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player, the Falsifier, attempts to refute this. In contrast to common definitions

of the meaning of logical formulae which proceed bottom-up, from atomic

formulae through the application of logical operators (such as connectives

and quantifiers) to more complicated ones, game-theoretic semantics proceed

top-down. Starting with a complicated sentence, Verifier and Falsifier try to

justify their claims by moves to supposedly simpler assertions. By playing

such an evaluation game the two players thus produce a sequence of formulae

that ends when they reach an atomic statement, which cannot be simplified

further. The Verifier has succeeded to justify her original claim if the atomic

formula reached at the end of the sequence of is true, and Falsifier has won

if it is false. We thus assume that the truth of atomic statements can be

readily determined, for instance by a look-up in a table.

model-checking games permit us to evaluate logical formulae by solving

algorithmic problems on games
such as the computation of
winning

regions
and the construction of
winning strategies
. For the most common

logical systems, such as
first-order logic
(FO) or
propositional modal

logic
(ML), the construction of the associated model-checking games is

straightforward, and the games are simple in several senses. First of all, the

goals of the players are the simplest conceivable objectives in such games,

namely
reachability objectives
: each player tries to force the play to a

terminal position where she has won (like check mate). Secondly, it is the

case that in each move, the formula is strictly simplified, so that every play

terminates after a number of moves that is bounded by the nesting depth of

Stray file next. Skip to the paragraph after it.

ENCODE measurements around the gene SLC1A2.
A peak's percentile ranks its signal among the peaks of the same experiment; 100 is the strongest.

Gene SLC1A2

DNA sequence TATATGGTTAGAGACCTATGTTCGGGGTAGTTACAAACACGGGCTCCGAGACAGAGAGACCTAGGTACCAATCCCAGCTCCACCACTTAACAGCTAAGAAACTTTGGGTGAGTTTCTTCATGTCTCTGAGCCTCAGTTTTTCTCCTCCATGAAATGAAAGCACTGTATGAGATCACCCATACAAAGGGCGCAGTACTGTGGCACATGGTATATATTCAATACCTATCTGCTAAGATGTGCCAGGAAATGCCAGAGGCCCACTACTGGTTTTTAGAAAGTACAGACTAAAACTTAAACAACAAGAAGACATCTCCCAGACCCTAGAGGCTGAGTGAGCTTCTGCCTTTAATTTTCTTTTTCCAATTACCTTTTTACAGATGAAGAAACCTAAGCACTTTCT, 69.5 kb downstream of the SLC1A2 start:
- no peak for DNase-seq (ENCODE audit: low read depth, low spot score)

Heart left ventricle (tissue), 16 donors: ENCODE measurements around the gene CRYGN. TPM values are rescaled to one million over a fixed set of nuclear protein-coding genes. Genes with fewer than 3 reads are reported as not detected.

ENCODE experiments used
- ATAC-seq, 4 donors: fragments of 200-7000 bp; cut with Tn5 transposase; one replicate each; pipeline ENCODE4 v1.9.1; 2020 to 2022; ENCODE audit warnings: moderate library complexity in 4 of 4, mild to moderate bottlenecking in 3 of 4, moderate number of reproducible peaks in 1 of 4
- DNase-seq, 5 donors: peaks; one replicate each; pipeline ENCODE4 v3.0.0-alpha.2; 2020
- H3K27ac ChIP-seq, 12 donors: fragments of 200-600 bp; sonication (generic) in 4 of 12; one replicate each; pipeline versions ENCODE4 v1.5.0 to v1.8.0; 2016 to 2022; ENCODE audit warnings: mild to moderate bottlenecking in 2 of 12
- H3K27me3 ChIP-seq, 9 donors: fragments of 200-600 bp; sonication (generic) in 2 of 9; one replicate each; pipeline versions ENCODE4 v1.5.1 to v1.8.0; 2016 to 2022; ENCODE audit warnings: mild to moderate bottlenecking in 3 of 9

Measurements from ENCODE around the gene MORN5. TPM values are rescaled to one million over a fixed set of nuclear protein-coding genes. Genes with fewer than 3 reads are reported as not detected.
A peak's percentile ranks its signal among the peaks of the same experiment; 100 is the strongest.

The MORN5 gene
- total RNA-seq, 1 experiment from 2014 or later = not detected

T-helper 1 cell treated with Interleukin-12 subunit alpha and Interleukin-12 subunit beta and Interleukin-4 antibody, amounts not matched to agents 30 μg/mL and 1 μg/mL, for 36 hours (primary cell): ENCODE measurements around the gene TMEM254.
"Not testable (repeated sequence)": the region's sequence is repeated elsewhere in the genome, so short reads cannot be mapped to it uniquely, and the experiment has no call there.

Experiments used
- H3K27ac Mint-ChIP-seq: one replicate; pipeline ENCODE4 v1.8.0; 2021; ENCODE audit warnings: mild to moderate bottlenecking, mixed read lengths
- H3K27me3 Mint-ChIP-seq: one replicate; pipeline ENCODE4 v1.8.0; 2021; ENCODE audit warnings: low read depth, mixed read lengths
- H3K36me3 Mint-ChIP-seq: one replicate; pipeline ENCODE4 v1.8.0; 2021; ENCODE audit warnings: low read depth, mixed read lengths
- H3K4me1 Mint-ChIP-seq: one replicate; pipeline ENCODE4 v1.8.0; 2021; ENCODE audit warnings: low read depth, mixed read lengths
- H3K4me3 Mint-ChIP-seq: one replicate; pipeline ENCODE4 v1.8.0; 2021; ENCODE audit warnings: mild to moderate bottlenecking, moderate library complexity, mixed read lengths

logical operators in the formula. In particular there are no infinite plays, and

this holds no matter whether the structure on which the formula is evaluated

is finite or infinite. Finally, in the case of finite game graphs, the winner

of such a reachability game can be determined in linear time (with respect

to the size of the game graph). Thus, algorithms for solving reachability

games can be applied to evaluate first-order formulae, and give us a detailed

complexity analysis for the model-checking problem of first-order logic on

finite structures.

But life is not always that simple. For expressing properties of finite

structures, and for defining combinatorial problems on classes of structures

(such as graphs), first-order logic is rather limited. For many tasks arising

in computer science there is thus a need of other kinds of logical systems,

such as temporal logics, dynamic logics, game logics, transitive closure logics,

fixed-point logics and so on, which extend a basic formalism like FO and ML

by more powerful operators.

The natural model-checking games for such logics are more complicated

than reachability games. In particular, they admit infinite plays. Essential

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